CAYUGA HEIGHTS, N.Y. — Tightening property use laws in Cayuga Heights have incited anger among residents and property owners in Ithaca’s patrician suburb.
Zoning changes, to be given a public hearing tonight at 7 PM at Marcham Hall before going up for vote, call for much tighter restrictions on renters and home businesses. The village will also codify use of Airbnb and short-term rentals, which are illegal but implicitly overlooked (“don’t ask, don’t tell”) for major events such as college graduation weekend.
Under the new law, short-term rentals (less than 30 days) would be limited to no more than 14 nights per year, and only after multiple sets of paperwork have been filed with the county and village for each stay. While the new code makes Airbnb legal, the trade-off is that it imposes multiple regulatory actions and explicitly limits its use.
Several other changes are designed to discourage renters from moving into Cayuga Heights, and homeowners from renting out or operating home businesses. No unrelated occupants would be allowed in two-unit structures – say you live in a two-family home and have an occupied accessory apartment, and want to have a housemate; that would become illegal. Only two unrelated occupants would be allowed to live with a family, down from the current three. A rental property could have no more than three unrelated residents per unit, down from the current four. Home occupations would be reduced in allowed space and the hiring of employees would be curtailed.
Members of the Tompkins County Landlords Association (TCLA) have complained that the village has forbidden the public to speak at previous meetings, used dense language in the law to confuse the general public, and has failed to promote tonight’s public hearing. The village counters TCLA’s claims, but has acknowledged concerns that some Airbnb users are afraid to speak at meetings and implicate themselves. Cayuga Heights village officials say that at the moment, they are only going after those whose neighbors file complaints. A request for comment to the village zoning officer was not returned because the zoning officer was on vacation until today. A request for comment to the mayor was not returned in time for publication.
County Principal Planner and Tourism Program Director Tom Knipe says that it’s up to each community to set its own rules on regulating a service like Airbnb. “The county’s role is to collect taxes, we’ve worked to qualify the room tax law, local rooms are subject to room tax. It is up to each municipality, each town, village and city to look at their local regulations, like zoning, and determine what they say about short-term rentals, and look at regulations to address any concerns that they have.”
Since the definitions on short-term rentals and occupancy are vague in most zoning codes, communities are presented with the task of drawing up regulations based on their own definitions and interpretations. Across the state, regulations vary widely. Locally, the town of Ithaca is also looking at Airbnb regulation, though unlike Cayuga Heights, the service is technically permitted for use by town residents because it’s an undefined property use.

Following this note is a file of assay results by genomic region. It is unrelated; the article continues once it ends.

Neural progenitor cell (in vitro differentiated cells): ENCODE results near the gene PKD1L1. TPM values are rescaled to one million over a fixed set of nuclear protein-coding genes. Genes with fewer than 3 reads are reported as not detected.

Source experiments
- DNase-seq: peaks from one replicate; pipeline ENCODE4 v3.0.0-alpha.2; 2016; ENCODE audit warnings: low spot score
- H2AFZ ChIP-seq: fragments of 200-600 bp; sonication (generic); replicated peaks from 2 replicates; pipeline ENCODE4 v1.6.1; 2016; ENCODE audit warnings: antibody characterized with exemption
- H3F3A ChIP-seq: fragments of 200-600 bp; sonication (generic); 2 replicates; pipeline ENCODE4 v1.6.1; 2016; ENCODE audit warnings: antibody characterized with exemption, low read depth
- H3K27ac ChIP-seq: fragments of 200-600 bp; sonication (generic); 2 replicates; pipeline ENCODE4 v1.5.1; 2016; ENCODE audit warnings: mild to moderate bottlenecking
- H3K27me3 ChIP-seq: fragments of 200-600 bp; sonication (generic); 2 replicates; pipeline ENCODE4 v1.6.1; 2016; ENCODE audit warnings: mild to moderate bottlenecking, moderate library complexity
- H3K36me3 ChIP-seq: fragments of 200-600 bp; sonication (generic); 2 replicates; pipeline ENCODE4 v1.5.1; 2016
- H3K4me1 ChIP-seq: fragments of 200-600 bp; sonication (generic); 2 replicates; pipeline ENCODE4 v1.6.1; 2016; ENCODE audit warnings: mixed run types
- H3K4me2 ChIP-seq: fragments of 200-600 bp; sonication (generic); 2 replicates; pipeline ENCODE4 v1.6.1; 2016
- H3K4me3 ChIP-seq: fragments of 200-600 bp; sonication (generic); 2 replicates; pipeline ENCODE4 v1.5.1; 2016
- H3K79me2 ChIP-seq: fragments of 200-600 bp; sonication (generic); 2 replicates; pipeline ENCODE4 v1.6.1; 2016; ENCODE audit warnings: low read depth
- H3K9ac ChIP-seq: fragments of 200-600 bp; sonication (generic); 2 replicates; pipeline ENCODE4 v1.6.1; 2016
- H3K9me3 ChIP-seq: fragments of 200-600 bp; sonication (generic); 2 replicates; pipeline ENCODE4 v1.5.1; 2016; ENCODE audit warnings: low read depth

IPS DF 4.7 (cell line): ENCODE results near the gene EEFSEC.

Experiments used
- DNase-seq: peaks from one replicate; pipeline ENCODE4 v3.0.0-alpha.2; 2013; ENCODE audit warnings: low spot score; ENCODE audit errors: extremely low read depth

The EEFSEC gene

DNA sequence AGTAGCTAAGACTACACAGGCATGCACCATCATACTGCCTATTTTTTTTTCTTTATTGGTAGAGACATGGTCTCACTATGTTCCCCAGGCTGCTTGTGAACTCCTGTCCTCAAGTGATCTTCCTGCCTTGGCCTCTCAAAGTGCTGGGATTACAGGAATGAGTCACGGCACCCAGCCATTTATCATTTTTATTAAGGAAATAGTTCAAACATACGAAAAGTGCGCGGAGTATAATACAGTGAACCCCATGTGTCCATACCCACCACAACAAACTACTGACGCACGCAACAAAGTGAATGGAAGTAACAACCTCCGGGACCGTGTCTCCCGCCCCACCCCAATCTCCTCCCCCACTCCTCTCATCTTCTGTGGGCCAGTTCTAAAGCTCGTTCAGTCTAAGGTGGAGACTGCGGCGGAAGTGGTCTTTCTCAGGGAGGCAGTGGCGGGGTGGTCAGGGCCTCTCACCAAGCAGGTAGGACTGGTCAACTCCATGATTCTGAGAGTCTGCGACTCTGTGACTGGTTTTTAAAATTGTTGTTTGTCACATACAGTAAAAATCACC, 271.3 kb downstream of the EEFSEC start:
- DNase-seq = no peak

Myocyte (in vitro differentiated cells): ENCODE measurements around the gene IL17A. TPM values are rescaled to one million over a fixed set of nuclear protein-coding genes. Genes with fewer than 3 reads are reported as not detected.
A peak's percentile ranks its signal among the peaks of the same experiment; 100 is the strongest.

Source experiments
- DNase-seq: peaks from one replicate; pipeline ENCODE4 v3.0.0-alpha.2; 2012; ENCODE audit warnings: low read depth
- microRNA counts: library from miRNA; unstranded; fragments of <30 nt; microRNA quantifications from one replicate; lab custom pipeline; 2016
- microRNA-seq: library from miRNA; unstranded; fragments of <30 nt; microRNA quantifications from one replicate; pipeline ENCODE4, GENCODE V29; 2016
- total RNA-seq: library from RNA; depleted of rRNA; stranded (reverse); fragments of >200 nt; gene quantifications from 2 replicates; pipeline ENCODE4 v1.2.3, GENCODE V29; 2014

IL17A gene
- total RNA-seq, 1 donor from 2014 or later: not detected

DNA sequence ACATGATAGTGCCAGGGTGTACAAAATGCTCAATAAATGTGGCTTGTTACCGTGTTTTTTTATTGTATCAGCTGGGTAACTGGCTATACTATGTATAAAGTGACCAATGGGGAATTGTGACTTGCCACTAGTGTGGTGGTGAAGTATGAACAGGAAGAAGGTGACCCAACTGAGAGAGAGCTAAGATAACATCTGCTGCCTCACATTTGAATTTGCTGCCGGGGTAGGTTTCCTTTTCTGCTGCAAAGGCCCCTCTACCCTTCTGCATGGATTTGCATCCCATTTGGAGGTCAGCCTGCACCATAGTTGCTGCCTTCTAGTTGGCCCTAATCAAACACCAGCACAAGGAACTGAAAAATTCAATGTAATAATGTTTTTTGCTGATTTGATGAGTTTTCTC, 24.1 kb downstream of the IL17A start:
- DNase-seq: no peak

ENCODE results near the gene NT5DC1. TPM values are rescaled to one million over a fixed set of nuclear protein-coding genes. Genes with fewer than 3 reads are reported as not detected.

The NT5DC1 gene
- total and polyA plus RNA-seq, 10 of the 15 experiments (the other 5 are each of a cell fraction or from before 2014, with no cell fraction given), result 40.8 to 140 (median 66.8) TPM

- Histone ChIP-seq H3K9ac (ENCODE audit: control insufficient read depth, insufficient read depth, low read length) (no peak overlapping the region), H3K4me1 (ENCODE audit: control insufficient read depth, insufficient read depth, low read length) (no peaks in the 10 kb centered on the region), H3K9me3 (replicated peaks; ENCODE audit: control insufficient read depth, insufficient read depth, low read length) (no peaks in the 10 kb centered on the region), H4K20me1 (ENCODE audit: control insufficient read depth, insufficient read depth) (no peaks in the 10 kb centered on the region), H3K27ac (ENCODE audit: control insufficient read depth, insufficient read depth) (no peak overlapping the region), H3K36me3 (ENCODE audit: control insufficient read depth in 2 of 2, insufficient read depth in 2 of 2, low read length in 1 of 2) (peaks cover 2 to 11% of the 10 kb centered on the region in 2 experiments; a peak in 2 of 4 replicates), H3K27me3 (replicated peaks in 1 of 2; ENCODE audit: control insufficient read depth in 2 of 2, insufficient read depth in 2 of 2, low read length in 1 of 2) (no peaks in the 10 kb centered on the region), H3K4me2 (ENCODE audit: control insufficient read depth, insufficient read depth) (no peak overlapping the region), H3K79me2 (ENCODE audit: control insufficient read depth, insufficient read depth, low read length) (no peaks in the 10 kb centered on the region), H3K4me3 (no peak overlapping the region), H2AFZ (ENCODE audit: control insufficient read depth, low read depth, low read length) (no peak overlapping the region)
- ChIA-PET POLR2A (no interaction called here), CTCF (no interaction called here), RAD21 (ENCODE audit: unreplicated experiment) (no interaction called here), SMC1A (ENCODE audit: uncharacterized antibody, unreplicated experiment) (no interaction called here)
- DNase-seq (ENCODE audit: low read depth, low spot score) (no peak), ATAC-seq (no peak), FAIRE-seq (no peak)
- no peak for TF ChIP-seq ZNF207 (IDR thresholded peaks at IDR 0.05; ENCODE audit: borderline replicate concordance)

According to a previous study by Airbnb, 2.5 percent of visitors to Tompkins County in 2015-16 stayed with an Airbnb host, generating 22,400 room stays and $3.2 million in revenue among about 550 local hosts, about $5,818 per host residence. Knipe that use of the service has continued to grow in recent months.
Proponents of the online hosting service for lodging have extolled its opportunity for side income from unused accessory apartments and guest bedrooms; opposition says it harms the local hotel and formal bed and breakfast industries, and that guests create traffic, noise, trash and unruly behavior in surrounding residential neighborhoods. Concerns have also been raised about impacts to affordable housing by landlords who prefer to rent units to Airbnb users instead of long-term renters. The service could be compared in impact to Uber and Lyft’s effects the taxi industry – a “market disruptor” that creates a set of opportunities, but can also create risk or facilitate undesirable impacts if users are not properly vetted.
Tompkins County was the first county in the state to create an in-state tax agreement, where San Francisco-based Airbnb charges users an additional fee that it then turned over to the county as a “room tax”, just as hotels have to charge their guests. The 3% room tax was originally remitted to the county every three months, but more recently they’ve been remitted monthly.
Correction: Airbnb in Ithaca town is not legally permitted, but it is technically permitted as it’s no longer defined in the town’s zoning code, due to changes in the state’s 2016 housing code. Further, the new village code would reduce residency from four to three -unrelated- persons. The Voice regrets the error.